Nets problems go far beyond fatigue

Posted on: November 29th, 2013 by Devin Kharpertian Comments

"Fatigue," Jason Kidd said after the game, scrawling another excuse for another lackluster Brooklyn Nets performance, one where they gave up a franchise-record nineteen three-pointers and 114 total points, all either in the paint, from beyond the arc, or at the free throw line.

"No one quit. It's fatigue," Kidd said, after benching most of his starters for the entire second half after losing the first 24 minutes by a score of 66-40.

There are reasons to point to fatigue. The Nets have had a brutal road schedule so far, with no back-to-back games at home and three road trips of at least two games. The Nets played a back-to-back, the first game on the road, before taking off to Houston on the Thanksgiving holiday. But it's shortsighted and reductive to blame the Nets' issues on the tryptophan in their system.

They haven't been fatigued for sixteen games. They've been bad.

They've been bad on offense. After ranking ninth in the league in offensive efficiency, they've plummeted to 22nd after replacing Reggie Evans and Gerald Wallace in the starting lineup with Kevin Garnett and Paul Pierce. Even with Brook Lopez back on the floor for the first time in two weeks, the team still struggles with a semblance of an offensive identity, fluctuating between trading off possessions and not getting the ball to Lopez before he's pushed out of position. Only the Cleveland Cavaliers have shot fewer shots from in the restricted area and from three-point range combined.

They've been awful on defense. The Nets signed lead assistant coach Lawrence Frank to implement a defensive "gumbo" with Jason Kidd, spearheaded by Kevin Garnett, a defense that Garnett wanted to be top-3 in the NBA. They're currently the worst in the NBA by a full two points per 100 possessions, allowing 107.2 points per 100 possessions. Their perimeter defense is appalling, their interior crumbled without Lopez in the paint. Watch the video above: on more than one occasion, the Nets just seem disinterested in keeping up with their defensive assignment, falling into screens like they're Tempur-Pedic mattresses.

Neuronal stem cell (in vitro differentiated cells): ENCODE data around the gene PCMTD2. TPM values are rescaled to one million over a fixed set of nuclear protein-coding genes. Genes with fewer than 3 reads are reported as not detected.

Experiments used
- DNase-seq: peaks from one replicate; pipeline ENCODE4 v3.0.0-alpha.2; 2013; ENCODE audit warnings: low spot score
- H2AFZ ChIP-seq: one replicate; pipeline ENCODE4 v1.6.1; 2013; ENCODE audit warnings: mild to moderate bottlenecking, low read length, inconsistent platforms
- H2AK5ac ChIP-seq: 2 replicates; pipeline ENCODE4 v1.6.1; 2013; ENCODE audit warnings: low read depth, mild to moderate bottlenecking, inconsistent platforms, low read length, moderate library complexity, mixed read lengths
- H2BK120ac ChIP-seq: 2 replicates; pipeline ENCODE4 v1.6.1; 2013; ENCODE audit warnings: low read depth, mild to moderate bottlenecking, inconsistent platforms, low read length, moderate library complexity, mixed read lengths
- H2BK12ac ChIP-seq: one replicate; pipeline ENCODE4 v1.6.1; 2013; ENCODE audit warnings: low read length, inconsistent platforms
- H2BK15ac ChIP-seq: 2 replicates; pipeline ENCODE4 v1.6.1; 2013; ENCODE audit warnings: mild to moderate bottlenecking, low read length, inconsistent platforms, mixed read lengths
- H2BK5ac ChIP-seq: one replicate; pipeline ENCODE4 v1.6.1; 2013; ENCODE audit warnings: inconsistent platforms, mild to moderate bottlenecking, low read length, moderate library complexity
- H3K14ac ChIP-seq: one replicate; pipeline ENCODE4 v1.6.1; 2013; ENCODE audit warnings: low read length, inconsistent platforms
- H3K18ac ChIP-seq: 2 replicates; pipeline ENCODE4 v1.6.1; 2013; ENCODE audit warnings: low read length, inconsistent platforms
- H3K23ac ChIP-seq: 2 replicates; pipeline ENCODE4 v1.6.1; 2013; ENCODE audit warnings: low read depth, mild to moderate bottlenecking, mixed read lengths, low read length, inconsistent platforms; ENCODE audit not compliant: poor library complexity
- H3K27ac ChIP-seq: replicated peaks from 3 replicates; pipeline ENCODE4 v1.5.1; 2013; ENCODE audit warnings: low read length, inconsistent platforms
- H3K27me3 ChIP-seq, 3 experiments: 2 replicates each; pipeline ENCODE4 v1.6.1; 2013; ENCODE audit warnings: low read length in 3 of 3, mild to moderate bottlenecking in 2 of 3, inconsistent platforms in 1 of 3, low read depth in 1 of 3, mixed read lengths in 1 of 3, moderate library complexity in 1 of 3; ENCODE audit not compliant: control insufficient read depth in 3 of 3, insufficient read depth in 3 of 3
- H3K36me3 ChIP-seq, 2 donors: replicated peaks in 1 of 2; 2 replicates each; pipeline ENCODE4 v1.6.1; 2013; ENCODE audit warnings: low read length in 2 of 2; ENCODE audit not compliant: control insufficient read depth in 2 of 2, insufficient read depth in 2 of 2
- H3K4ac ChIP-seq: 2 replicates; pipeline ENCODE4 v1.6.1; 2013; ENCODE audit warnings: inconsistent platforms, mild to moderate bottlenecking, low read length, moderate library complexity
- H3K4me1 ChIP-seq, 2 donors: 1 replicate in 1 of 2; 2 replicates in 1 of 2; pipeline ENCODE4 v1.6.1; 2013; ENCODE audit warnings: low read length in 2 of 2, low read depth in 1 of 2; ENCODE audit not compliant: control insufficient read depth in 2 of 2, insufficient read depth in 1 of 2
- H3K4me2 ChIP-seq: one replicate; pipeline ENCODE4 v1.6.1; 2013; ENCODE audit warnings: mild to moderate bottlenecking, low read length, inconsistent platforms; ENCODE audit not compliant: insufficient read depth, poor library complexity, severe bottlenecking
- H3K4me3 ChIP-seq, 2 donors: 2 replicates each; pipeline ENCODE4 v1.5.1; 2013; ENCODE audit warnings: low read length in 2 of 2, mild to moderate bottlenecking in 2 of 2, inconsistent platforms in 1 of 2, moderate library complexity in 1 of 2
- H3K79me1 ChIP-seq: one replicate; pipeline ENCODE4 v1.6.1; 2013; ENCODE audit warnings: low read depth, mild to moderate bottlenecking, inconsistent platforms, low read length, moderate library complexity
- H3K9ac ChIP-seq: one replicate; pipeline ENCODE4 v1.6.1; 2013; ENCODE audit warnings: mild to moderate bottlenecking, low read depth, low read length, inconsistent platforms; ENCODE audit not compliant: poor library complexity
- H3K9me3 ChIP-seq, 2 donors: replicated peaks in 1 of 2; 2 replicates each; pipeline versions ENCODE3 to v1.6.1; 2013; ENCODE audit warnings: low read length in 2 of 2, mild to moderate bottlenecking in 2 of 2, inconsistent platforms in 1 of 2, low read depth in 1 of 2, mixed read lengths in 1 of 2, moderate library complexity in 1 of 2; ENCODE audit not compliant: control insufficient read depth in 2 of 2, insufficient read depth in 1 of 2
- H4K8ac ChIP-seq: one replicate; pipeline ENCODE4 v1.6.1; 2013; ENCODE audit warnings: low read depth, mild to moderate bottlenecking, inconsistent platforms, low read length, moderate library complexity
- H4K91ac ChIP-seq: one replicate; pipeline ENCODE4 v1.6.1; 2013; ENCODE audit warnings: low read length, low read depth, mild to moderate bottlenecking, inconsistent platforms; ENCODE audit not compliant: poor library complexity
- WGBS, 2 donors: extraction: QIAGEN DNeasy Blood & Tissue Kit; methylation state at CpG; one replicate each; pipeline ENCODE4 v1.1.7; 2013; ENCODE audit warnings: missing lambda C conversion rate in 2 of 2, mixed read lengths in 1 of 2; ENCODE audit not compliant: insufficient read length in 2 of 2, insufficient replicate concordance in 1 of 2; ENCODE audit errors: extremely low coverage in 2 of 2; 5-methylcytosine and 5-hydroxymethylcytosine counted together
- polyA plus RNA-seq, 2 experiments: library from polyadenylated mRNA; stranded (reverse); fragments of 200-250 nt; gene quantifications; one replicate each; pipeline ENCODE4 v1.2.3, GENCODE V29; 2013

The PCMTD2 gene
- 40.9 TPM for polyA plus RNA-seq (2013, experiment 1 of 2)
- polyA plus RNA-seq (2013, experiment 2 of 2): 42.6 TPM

They're one of the league's worst teams rebounding the ball. They're not defending three-pointers well. They allow the second-most transition points per game in the NBA. Teams get second-chance points, points in the paint, and points off turnovers with ease. They can't defend the high pick-and-roll and their highest-energy players (Mason Plumlee, Tyshawn Taylor, Reggie Evans) struggle with fundamentals.

The team's problems are clear. They're not athletic enough to defend quick guards outside, and they're not communicating well enough to deter penetrators and cutters swirling around the basket. But 16 games into the season, they've found few answers for their lethargy and inattentiveness.

There's still time. The Nets are still without Deron Williams and Andrei Kirilenko, two of the team's best six players (maybe five, depending on how good you think Kirilenko can be), and the team expected Jason Terry to be a significant cog off the bench too. Lopez was on a minutes restriction. It's a process, as Jason Kidd says. But how much more of the season can be chalked up to that?

The frustration is palpable in the home locker room after losses, and after another blowout loss on the road, the team's unwavering confidence is starting to rust. It's hard to blame them: for a team that glowed about championship aspirations on media day, it's a cold splash of water in the face to learn that their window of contention may have closed right then and there.